There were about five representatives from New Focus Community Church in that meeting, and one of them was Paula. And that first night I met Paula – her smile, and the joy in her heart, literally, lit up that little trailer. I didn’t know this woman from Adam, and spent less than two hours in a meeting with her, but I knew that there was something special about her.
The church at that time, had just about decided to close the doors, and they had called this consultant from the Kentucky Baptist Convention as a last ditch effort to know what they should do. On our drive back to Louisville, the consultant asked me, “So, what do you think? Does that church have a chance to survive?”
And I remember it was though it was yesterday. I said, “Yes. They will, and that church has a very bright future.” He said, “Why do you think that?” And I said, “Because of Paula Horn.” Those were my exact words as a 23 year old.
I had known her for less than two hours, but never in my life had I seen a woman with such faith as she had. Her faith in God, her love for Jesus, her love for people, and her love for her community and church – it literally oozed out of her soul. It was contagious.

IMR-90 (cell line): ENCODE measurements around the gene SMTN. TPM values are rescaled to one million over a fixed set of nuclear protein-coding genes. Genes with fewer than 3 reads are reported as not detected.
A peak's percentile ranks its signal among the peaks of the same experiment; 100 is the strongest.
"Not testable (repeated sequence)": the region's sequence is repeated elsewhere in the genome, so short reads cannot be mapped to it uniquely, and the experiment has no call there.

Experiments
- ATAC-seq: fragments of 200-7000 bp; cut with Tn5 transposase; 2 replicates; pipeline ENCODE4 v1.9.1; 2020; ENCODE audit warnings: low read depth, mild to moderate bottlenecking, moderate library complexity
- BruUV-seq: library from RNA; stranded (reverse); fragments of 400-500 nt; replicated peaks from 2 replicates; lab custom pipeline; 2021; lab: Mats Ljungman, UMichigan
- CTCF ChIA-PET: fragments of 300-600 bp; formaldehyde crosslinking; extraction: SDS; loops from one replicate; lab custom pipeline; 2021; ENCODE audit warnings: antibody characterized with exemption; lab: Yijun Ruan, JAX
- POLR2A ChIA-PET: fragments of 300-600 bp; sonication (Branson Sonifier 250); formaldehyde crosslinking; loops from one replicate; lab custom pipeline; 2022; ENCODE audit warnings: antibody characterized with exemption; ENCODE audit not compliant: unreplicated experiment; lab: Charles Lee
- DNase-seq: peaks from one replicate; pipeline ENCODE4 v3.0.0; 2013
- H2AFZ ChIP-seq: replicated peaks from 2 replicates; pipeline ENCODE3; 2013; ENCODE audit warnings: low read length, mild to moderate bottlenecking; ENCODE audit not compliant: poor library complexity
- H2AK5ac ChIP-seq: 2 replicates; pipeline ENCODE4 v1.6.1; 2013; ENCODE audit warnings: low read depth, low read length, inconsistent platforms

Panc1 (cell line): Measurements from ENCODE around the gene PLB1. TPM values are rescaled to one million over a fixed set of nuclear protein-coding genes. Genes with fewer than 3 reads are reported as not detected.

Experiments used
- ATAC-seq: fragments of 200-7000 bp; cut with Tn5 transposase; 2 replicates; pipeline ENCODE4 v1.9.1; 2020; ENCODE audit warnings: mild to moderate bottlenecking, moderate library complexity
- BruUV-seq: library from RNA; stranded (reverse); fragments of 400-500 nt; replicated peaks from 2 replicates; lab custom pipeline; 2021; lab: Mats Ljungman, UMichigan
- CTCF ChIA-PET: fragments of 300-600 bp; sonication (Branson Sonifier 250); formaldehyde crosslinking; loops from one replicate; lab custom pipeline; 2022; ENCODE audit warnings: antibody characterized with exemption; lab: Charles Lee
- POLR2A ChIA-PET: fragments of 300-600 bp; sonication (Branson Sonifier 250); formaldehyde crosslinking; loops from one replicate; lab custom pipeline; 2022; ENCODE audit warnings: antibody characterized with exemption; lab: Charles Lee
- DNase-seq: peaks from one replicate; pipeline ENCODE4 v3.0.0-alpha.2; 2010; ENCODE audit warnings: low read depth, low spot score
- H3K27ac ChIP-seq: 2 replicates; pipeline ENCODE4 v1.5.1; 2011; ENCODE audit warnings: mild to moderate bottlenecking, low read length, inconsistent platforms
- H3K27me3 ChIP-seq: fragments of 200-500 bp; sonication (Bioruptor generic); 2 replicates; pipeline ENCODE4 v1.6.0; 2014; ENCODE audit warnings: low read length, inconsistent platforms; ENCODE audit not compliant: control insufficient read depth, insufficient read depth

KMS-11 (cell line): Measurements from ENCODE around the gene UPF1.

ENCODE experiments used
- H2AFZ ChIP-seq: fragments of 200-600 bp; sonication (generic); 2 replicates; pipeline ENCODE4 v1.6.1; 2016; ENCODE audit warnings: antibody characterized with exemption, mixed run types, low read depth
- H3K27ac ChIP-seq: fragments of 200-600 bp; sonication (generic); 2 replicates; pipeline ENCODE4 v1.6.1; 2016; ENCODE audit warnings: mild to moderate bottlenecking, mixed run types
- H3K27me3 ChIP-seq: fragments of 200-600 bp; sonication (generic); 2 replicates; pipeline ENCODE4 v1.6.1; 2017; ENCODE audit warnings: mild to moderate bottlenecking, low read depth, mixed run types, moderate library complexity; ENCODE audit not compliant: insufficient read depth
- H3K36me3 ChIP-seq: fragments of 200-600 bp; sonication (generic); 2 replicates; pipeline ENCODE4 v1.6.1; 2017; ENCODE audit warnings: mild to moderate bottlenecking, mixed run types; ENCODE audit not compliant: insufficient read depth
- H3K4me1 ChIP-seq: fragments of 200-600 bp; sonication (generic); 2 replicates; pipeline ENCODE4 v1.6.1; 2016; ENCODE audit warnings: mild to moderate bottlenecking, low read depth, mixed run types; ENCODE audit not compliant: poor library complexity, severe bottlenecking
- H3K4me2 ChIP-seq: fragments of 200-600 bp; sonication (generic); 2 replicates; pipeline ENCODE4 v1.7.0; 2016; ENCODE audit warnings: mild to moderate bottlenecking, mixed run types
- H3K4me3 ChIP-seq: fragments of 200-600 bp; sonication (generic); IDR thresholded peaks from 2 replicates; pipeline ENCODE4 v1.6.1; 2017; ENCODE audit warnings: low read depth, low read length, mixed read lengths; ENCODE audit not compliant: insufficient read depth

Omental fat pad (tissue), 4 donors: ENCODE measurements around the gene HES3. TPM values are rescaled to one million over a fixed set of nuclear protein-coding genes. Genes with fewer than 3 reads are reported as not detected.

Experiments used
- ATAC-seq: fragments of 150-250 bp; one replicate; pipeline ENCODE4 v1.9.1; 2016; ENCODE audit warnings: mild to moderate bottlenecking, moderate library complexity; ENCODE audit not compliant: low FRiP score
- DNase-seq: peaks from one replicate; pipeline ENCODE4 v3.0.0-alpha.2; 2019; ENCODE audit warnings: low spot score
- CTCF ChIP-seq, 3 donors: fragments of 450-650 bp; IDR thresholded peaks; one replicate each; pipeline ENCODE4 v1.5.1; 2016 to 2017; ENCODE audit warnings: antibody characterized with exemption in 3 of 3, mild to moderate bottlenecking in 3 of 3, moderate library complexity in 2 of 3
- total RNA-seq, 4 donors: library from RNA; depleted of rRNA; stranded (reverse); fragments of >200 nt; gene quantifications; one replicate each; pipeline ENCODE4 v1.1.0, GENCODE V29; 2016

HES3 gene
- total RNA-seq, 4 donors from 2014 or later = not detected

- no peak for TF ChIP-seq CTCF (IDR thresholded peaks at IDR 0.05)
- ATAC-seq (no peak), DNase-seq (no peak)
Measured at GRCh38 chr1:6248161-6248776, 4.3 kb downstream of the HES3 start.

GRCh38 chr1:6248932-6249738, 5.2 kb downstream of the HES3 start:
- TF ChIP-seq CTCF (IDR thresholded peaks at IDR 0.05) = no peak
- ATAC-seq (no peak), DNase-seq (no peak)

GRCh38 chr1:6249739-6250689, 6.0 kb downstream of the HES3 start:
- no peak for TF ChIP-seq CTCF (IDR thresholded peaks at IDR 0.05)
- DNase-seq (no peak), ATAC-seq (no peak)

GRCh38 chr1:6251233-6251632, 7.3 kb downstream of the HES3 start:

From a human perspective, the church had little hope of survival, but Paula Horn was convinced with all of her heart that God was not done with that church, and that He had plans and it was going to grow, and it was going to be something special.
After that night, I went back to Louisville. I went back to school. I continued at the job I had, and didn’t think much more about Paula and New Focus Community Church. About eight months later, out of the blue, I was walking to the library one day and I got a phone call. And on the other end was the most joyful and jubilant voice, and the voice said, “Is this Bro. Jamus?” I said, “Yes mam, who is this?” She said, “You may not remember me, but this is Paula Horn from New Focus Community Church in Owensboro.”
I said, “Yes mam, I remember you very well!”
A few days later, Annie and I drove to Owensboro for an interview. Before the interview, I took Annie to the Moonlite Buffet, and then we drove over to that old warehouse on 800 Pleasant Valley Road. And as we walked toward the side door of that building, we were as nervous as a long-tailed cat in a room full of rocking chairs.